Ukraine’s interim president issues ultimatum to separatists in east
MOSCOW -- Vowing that the Russian takeover of Crimea would not be repeated elsewhere in the east of his country, Ukraine’s interim president gave separatists until Monday to lay down their arms and surrender government buildings they have seized or face a crackdown by military forces.
Those separatists who don’t fire on security forces and surrender their weapons will not be prosecuted, President Oleksandr Turchynov promised Sunday.
“The Council of National Security and Defense has decided to carry out a large-scale anti-terrorist operation with the use of armed forces of Ukraine,” Turchynov said in a televised address to the nation Sunday afternoon. “We won’t allow Russia to repeat the Crimean scenario in the eastern region of Ukraine.”
Turchynov also promised concessions to eastern protesters who favor greater autonomy, saying: “We are ready to consider the issues of significantly expanding the powers of the regions and a sweeping reform of local self-management.”
Earlier Sunday, an attempt by security forces to retake government buildings in the eastern town of Slavyansk stalled after a brief shootout that left at least one officer dead and five others wounded. Separatists also suffered casualties in the exchange, acting Interior Minister Arsen Avakov said.
Security Service and elite riot police officers had to stop the attack and regroup after discovering that “the separatists are hiding behind a live shield of peaceful residents,” Avakov told the UNIAN news agency.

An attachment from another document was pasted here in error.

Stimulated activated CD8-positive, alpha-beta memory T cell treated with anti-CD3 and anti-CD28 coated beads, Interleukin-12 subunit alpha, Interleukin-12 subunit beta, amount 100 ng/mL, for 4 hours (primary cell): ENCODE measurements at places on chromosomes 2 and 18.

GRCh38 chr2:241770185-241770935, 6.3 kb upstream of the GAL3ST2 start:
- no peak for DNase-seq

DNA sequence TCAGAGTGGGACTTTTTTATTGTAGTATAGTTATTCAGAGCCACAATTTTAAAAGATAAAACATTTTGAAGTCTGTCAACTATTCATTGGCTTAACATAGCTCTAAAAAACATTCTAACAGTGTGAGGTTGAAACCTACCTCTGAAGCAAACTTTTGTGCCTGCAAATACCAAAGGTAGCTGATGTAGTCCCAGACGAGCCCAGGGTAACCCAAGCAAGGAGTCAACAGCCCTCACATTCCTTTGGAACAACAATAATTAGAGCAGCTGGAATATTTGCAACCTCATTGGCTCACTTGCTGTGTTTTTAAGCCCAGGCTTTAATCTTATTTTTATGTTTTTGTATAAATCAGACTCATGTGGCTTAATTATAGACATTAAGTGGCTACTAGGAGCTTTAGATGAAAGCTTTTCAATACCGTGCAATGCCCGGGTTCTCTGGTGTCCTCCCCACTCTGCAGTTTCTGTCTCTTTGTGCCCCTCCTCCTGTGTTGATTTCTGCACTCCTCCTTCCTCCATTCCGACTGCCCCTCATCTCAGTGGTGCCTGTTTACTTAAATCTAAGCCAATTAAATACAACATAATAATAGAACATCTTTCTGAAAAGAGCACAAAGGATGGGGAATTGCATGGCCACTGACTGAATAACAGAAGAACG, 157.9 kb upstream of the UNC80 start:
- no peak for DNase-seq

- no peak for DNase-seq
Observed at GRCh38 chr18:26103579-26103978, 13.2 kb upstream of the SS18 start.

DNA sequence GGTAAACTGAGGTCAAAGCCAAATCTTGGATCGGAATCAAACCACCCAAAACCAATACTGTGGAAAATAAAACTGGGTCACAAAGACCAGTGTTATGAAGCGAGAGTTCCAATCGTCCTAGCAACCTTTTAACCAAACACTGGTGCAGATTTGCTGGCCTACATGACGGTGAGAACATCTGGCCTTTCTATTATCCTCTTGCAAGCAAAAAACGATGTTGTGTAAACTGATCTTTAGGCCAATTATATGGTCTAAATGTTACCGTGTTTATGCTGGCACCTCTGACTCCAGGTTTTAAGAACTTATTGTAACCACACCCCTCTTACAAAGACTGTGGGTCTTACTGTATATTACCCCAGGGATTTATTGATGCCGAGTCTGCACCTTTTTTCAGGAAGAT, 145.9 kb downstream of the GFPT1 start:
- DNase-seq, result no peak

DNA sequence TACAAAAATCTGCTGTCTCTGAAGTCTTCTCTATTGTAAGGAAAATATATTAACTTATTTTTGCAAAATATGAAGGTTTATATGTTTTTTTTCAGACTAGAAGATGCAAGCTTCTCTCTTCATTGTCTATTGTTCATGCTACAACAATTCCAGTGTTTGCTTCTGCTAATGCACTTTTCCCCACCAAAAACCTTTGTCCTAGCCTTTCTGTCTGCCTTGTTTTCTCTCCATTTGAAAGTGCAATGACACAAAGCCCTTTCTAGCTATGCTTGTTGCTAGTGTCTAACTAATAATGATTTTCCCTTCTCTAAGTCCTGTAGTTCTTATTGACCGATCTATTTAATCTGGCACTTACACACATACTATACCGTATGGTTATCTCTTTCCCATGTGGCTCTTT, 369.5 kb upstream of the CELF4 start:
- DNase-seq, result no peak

The day before, gunmen in unmarked camouflage uniforms and masks seized a police station and the local administration building in Slavyansk, about 80 miles north of Donetsk in Ukraine’s coal-mining region. They reportedly handed out weapons captured inside the police station to other activists and raised a Russian flag over the buildings.
Following the line set by Secretary of State John F. Kerry the day before, the U.S. ambassador to the United Nations on Sunday said the outbreak of violence in eastern Ukraine appears to have been provoked by Moscow and could lead to further U.S. sanctions against Russia.
“It has all the tell-tale signs of what we saw in Crimea,” Ambassador Samantha Power said on ABC’s “This Week,” noting that many of the assailants were well-armed and speaking Russian.
Russian officials have denied being involved and insist that they are not seeking a pretext for sending troops into eastern Ukraine, she said. “They say that is not what they want, but everything they do suggests the opposite,” Power added.
[Updated 2:17 p.m. PDT April 12: Later Sunday the Associated Press reported that the U.N. Security Council had called an emergency meeting Sunday evening at Russia’s request to discuss the growing crisis in Ukraine.]
Ukrainian security and intelligence experts have identified some of the attackers as Russian military intelligence commandos who took part in seizing key government facilities in Crimea in February, said Dmitry Tymchuk, a security and defense expert. The takeover of Crimea set the stage for a disputed local referendum backing the peninsula’s annexation by Russia, which followed.